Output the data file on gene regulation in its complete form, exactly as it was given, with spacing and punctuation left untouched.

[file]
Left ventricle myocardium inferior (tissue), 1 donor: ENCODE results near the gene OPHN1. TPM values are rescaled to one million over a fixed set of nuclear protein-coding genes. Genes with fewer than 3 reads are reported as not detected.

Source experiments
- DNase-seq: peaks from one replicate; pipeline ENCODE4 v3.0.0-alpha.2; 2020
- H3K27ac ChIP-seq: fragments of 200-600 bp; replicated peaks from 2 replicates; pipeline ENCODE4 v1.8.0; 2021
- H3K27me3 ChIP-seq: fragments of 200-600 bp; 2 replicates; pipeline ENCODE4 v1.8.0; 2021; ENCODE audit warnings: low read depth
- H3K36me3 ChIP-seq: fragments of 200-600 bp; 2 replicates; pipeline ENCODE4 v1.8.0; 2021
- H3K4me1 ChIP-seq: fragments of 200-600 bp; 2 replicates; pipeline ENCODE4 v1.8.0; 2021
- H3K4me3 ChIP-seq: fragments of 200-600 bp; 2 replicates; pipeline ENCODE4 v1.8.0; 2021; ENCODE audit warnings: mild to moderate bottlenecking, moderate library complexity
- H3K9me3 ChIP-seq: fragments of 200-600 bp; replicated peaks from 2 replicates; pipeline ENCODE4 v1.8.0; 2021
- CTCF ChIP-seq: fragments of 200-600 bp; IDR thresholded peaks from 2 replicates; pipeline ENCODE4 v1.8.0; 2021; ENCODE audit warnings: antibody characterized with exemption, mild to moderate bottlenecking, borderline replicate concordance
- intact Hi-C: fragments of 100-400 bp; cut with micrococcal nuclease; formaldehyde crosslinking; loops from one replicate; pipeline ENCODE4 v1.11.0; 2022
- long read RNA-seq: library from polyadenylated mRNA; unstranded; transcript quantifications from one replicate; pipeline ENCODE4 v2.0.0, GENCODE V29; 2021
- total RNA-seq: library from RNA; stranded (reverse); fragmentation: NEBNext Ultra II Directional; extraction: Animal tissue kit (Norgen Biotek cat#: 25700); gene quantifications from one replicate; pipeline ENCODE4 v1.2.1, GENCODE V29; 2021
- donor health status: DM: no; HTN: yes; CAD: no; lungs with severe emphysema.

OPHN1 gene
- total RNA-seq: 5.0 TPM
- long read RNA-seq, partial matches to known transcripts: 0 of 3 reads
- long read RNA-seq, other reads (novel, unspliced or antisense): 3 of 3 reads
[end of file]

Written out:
Left ventricle myocardium inferior (tissue), 1 donor: ENCODE results near the gene OPHN1. TPM values are rescaled to one million over a fixed set of nuclear protein-coding genes. Genes with fewer than 3 reads are reported as not detected.

Source experiments
- DNase-seq: peaks from one replicate; pipeline ENCODE4 v3.0.0-alpha.2; 2020
- H3K27ac ChIP-seq: fragments of 200-600 bp; replicated peaks from 2 replicates; pipeline ENCODE4 v1.8.0; 2021
- H3K27me3 ChIP-seq: fragments of 200-600 bp; 2 replicates; pipeline ENCODE4 v1.8.0; 2021; ENCODE audit warnings: low read depth
- H3K36me3 ChIP-seq: fragments of 200-600 bp; 2 replicates; pipeline ENCODE4 v1.8.0; 2021
- H3K4me1 ChIP-seq: fragments of 200-600 bp; 2 replicates; pipeline ENCODE4 v1.8.0; 2021
- H3K4me3 ChIP-seq: fragments of 200-600 bp; 2 replicates; pipeline ENCODE4 v1.8.0; 2021; ENCODE audit warnings: mild to moderate bottlenecking, moderate library complexity
- H3K9me3 ChIP-seq: fragments of 200-600 bp; replicated peaks from 2 replicates; pipeline ENCODE4 v1.8.0; 2021
- CTCF ChIP-seq: fragments of 200-600 bp; IDR thresholded peaks from 2 replicates; pipeline ENCODE4 v1.8.0; 2021; ENCODE audit warnings: antibody characterized with exemption, mild to moderate bottlenecking, borderline replicate concordance
- intact Hi-C: fragments of 100-400 bp; cut with micrococcal nuclease; formaldehyde crosslinking; loops from one replicate; pipeline ENCODE4 v1.11.0; 2022
- long read RNA-seq: library from polyadenylated mRNA; unstranded; transcript quantifications from one replicate; pipeline ENCODE4 v2.0.0, GENCODE V29; 2021
- total RNA-seq: library from RNA; stranded (reverse); fragmentation: NEBNext Ultra II Directional; extraction: Animal tissue kit (Norgen Biotek cat#: 25700); gene quantifications from one replicate; pipeline ENCODE4 v1.2.1, GENCODE V29; 2021
- donor health status: DM: no; HTN: yes; CAD: no; lungs with severe emphysema.

OPHN1 gene
- total RNA-seq: 5.0 TPM
- long read RNA-seq, partial matches to known transcripts: 0 of 3 reads
- long read RNA-seq, other reads (novel, unspliced or antisense): 3 of 3 reads